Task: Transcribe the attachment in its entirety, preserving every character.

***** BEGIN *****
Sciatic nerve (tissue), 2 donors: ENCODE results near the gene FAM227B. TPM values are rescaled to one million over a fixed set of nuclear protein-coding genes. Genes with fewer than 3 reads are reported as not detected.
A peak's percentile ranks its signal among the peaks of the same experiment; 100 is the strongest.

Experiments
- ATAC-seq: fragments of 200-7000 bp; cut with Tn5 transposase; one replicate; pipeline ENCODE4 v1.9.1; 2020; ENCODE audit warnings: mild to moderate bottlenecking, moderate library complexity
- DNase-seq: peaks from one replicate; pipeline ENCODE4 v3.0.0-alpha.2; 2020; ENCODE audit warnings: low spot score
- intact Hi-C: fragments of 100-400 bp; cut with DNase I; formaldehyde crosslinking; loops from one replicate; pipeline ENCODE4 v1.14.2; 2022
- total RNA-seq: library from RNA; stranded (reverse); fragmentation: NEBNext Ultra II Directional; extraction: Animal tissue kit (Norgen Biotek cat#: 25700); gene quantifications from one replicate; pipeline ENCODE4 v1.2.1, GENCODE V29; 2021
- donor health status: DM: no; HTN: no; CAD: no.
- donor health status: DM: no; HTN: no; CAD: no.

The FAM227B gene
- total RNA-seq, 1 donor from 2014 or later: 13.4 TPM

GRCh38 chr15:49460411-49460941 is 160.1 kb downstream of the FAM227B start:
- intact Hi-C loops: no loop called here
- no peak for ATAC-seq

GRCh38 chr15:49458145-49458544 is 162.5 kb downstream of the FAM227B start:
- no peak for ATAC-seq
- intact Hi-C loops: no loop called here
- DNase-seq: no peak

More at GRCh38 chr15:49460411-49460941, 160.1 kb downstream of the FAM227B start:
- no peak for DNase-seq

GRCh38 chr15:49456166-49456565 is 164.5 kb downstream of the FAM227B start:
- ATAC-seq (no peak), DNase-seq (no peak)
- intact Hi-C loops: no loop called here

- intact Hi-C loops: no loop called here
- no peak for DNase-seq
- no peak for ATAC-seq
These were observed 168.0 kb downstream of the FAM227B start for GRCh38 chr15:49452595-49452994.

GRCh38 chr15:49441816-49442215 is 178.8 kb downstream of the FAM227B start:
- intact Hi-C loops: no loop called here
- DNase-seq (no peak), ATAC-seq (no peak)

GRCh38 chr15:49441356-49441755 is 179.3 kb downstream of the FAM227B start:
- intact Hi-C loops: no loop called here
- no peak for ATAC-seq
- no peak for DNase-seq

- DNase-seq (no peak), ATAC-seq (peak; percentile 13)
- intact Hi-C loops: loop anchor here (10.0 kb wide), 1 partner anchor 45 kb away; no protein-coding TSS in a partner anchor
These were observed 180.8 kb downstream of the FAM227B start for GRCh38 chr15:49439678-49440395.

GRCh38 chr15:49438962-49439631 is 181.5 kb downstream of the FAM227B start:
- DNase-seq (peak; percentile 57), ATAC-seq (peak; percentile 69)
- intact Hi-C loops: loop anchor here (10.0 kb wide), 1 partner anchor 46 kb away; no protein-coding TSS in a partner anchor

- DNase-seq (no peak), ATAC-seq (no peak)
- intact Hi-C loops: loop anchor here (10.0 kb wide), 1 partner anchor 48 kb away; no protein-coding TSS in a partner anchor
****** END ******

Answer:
Sciatic nerve (tissue), 2 donors: ENCODE results near the gene FAM227B. TPM values are rescaled to one million over a fixed set of nuclear protein-coding genes. Genes with fewer than 3 reads are reported as not detected.
A peak's percentile ranks its signal among the peaks of the same experiment; 100 is the strongest.

Experiments
- ATAC-seq: fragments of 200-7000 bp; cut with Tn5 transposase; one replicate; pipeline ENCODE4 v1.9.1; 2020; ENCODE audit warnings: mild to moderate bottlenecking, moderate library complexity
- DNase-seq: peaks from one replicate; pipeline ENCODE4 v3.0.0-alpha.2; 2020; ENCODE audit warnings: low spot score
- intact Hi-C: fragments of 100-400 bp; cut with DNase I; formaldehyde crosslinking; loops from one replicate; pipeline ENCODE4 v1.14.2; 2022
- total RNA-seq: library from RNA; stranded (reverse); fragmentation: NEBNext Ultra II Directional; extraction: Animal tissue kit (Norgen Biotek cat#: 25700); gene quantifications from one replicate; pipeline ENCODE4 v1.2.1, GENCODE V29; 2021
- donor health status: DM: no; HTN: no; CAD: no.
- donor health status: DM: no; HTN: no; CAD: no.

The FAM227B gene
- total RNA-seq, 1 donor from 2014 or later: 13.4 TPM

GRCh38 chr15:49460411-49460941 is 160.1 kb downstream of the FAM227B start:
- intact Hi-C loops: no loop called here
- no peak for ATAC-seq

GRCh38 chr15:49458145-49458544 is 162.5 kb downstream of the FAM227B start:
- no peak for ATAC-seq
- intact Hi-C loops: no loop called here
- DNase-seq: no peak

More at GRCh38 chr15:49460411-49460941, 160.1 kb downstream of the FAM227B start:
- no peak for DNase-seq

GRCh38 chr15:49456166-49456565 is 164.5 kb downstream of the FAM227B start:
- ATAC-seq (no peak), DNase-seq (no peak)
- intact Hi-C loops: no loop called here

- intact Hi-C loops: no loop called here
- no peak for DNase-seq
- no peak for ATAC-seq
These were observed 168.0 kb downstream of the FAM227B start for GRCh38 chr15:49452595-49452994.

GRCh38 chr15:49441816-49442215 is 178.8 kb downstream of the FAM227B start:
- intact Hi-C loops: no loop called here
- DNase-seq (no peak), ATAC-seq (no peak)

GRCh38 chr15:49441356-49441755 is 179.3 kb downstream of the FAM227B start:
- intact Hi-C loops: no loop called here
- no peak for ATAC-seq
- no peak for DNase-seq

- DNase-seq (no peak), ATAC-seq (peak; percentile 13)
- intact Hi-C loops: loop anchor here (10.0 kb wide), 1 partner anchor 45 kb away; no protein-coding TSS in a partner anchor
These were observed 180.8 kb downstream of the FAM227B start for GRCh38 chr15:49439678-49440395.

GRCh38 chr15:49438962-49439631 is 181.5 kb downstream of the FAM227B start:
- DNase-seq (peak; percentile 57), ATAC-seq (peak; percentile 69)
- intact Hi-C loops: loop anchor here (10.0 kb wide), 1 partner anchor 46 kb away; no protein-coding TSS in a partner anchor

- DNase-seq (no peak), ATAC-seq (no peak)
- intact Hi-C loops: loop anchor here (10.0 kb wide), 1 partner anchor 48 kb away; no protein-coding TSS in a partner anchor